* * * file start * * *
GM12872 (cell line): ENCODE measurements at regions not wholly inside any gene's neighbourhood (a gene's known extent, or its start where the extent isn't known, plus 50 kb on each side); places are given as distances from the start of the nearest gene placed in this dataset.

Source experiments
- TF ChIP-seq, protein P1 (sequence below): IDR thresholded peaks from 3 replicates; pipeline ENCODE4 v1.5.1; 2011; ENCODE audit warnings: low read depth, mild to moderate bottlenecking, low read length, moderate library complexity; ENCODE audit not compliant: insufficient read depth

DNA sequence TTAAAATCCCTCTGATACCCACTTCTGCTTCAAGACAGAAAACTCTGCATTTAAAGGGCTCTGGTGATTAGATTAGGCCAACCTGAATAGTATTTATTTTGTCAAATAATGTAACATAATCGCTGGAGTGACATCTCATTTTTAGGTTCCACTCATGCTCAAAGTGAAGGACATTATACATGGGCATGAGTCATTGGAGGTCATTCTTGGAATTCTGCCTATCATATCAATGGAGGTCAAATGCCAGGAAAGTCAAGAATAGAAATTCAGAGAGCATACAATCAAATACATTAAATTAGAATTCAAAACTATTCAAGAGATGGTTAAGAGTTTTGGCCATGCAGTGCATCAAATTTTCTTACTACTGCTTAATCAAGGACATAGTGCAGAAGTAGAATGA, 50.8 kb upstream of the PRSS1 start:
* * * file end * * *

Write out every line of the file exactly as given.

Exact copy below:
GM12872 (cell line): ENCODE measurements at regions not wholly inside any gene's neighbourhood (a gene's known extent, or its start where the extent isn't known, plus 50 kb on each side); places are given as distances from the start of the nearest gene placed in this dataset.

Source experiments
- TF ChIP-seq, protein P1 (sequence below): IDR thresholded peaks from 3 replicates; pipeline ENCODE4 v1.5.1; 2011; ENCODE audit warnings: low read depth, mild to moderate bottlenecking, low read length, moderate library complexity; ENCODE audit not compliant: insufficient read depth

DNA sequence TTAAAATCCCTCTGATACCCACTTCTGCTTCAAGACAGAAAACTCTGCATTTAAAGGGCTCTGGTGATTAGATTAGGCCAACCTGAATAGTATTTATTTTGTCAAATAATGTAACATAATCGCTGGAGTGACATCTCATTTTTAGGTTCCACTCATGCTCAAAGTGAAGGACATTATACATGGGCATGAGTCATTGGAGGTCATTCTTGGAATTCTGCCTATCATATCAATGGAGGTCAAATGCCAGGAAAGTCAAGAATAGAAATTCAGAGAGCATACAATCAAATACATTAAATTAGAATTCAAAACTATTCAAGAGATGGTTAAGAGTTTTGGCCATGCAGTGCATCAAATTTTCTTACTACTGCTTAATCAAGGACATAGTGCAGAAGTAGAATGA, 50.8 kb upstream of the PRSS1 start: